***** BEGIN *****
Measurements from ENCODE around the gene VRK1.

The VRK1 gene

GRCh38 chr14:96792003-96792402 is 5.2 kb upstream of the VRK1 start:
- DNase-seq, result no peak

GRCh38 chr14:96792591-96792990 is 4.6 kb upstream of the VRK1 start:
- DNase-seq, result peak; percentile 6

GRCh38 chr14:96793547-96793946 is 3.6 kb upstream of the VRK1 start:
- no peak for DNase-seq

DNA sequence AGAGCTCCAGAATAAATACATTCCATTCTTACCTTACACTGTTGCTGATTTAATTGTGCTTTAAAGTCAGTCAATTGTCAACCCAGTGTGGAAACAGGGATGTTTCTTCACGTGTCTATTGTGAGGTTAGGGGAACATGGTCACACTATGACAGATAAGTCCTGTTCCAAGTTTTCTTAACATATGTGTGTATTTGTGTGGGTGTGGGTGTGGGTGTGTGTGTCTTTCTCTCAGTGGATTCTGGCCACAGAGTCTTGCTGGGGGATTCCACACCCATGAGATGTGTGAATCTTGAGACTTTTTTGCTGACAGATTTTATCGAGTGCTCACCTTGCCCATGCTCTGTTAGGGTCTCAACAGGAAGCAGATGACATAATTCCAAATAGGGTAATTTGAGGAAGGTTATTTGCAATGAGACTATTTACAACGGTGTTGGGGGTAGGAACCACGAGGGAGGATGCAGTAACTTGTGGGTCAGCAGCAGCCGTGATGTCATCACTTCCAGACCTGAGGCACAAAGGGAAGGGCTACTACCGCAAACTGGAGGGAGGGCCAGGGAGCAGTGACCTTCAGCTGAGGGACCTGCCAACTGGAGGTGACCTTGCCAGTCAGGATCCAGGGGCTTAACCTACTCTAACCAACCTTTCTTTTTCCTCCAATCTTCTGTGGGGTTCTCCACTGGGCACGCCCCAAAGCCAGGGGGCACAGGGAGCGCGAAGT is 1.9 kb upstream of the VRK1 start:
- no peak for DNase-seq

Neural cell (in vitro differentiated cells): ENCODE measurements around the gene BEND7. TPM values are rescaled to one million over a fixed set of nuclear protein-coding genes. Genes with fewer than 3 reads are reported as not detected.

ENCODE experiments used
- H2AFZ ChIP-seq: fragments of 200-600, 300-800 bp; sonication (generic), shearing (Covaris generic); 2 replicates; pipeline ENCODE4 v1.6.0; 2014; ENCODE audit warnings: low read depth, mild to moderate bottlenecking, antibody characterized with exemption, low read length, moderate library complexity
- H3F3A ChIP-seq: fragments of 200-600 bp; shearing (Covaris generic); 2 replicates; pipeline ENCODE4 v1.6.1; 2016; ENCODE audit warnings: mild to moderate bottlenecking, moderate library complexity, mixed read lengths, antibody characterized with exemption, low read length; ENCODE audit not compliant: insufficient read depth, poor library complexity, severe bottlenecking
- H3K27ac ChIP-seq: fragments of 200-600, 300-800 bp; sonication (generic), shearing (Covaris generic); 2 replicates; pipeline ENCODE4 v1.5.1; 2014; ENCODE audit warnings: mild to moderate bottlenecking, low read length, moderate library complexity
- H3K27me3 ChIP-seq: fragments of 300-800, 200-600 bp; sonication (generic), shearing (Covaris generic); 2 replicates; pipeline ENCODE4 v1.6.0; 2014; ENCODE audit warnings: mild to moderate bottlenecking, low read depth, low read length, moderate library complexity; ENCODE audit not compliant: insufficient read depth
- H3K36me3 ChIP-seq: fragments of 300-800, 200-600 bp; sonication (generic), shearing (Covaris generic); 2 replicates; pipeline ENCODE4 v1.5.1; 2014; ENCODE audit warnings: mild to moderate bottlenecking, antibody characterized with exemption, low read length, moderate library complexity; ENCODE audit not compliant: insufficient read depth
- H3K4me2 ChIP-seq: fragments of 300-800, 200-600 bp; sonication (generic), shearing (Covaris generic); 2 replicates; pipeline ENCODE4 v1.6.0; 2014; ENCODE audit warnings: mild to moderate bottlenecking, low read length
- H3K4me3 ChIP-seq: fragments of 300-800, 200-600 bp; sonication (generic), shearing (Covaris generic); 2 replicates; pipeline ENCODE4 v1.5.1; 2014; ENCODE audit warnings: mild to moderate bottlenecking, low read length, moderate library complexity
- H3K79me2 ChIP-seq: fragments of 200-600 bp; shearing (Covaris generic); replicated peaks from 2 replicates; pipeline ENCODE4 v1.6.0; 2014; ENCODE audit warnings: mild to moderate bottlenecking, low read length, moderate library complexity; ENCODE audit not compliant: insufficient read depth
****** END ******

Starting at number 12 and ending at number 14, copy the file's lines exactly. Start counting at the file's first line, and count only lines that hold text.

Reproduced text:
ENCODE experiments used
- H2AFZ ChIP-seq: fragments of 200-600, 300-800 bp; sonication (generic), shearing (Covaris generic); 2 replicates; pipeline ENCODE4 v1.6.0; 2014; ENCODE audit warnings: low read depth, mild to moderate bottlenecking, antibody characterized with exemption, low read length, moderate library complexity
- H3F3A ChIP-seq: fragments of 200-600 bp; shearing (Covaris generic); 2 replicates; pipeline ENCODE4 v1.6.1; 2016; ENCODE audit warnings: mild to moderate bottlenecking, moderate library complexity, mixed read lengths, antibody characterized with exemption, low read length; ENCODE audit not compliant: insufficient read depth, poor library complexity, severe bottlenecking